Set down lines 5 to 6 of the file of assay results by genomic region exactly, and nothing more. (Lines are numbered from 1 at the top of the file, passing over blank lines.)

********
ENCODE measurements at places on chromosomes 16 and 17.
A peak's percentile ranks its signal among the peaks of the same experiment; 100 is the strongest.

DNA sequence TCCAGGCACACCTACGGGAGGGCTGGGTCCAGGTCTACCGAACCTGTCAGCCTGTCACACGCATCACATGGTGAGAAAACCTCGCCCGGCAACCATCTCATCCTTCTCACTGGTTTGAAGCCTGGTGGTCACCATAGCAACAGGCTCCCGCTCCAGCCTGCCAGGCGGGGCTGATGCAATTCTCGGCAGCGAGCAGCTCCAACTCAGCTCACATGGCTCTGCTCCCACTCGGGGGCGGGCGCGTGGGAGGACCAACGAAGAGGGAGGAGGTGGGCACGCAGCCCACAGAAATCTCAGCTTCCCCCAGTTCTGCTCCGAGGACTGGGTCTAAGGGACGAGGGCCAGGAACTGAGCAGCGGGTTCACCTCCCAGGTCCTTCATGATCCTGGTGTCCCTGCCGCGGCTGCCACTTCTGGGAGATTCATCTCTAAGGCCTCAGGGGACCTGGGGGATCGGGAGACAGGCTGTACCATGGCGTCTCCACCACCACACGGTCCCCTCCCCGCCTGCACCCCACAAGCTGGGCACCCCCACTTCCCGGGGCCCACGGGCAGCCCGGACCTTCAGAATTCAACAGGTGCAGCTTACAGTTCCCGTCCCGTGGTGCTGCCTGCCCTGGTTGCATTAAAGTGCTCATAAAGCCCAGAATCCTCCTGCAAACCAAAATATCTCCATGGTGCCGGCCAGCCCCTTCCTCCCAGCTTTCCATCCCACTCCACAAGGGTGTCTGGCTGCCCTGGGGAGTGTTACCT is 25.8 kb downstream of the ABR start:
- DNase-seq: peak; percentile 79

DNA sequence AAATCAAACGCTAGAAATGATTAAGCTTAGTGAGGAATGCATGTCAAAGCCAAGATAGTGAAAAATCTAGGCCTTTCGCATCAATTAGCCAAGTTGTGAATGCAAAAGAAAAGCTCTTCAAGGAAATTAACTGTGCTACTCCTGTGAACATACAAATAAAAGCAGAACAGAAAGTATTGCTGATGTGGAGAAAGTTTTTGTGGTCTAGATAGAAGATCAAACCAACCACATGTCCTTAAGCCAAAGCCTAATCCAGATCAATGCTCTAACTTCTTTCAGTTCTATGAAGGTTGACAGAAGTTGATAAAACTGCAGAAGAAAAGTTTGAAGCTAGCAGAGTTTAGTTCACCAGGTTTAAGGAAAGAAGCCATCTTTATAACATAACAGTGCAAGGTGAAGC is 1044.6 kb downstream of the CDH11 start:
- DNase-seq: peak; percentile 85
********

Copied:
DNA sequence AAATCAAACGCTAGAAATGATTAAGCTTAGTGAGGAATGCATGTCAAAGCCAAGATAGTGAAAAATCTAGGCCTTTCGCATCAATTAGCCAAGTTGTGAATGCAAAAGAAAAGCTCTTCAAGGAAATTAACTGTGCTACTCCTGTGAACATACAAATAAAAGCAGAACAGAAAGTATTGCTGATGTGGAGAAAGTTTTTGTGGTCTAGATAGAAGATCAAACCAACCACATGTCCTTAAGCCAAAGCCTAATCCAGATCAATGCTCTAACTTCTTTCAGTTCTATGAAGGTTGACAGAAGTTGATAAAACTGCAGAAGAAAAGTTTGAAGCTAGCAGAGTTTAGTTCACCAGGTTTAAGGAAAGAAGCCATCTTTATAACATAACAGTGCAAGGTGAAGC is 1044.6 kb downstream of the CDH11 start:
- DNase-seq: peak; percentile 85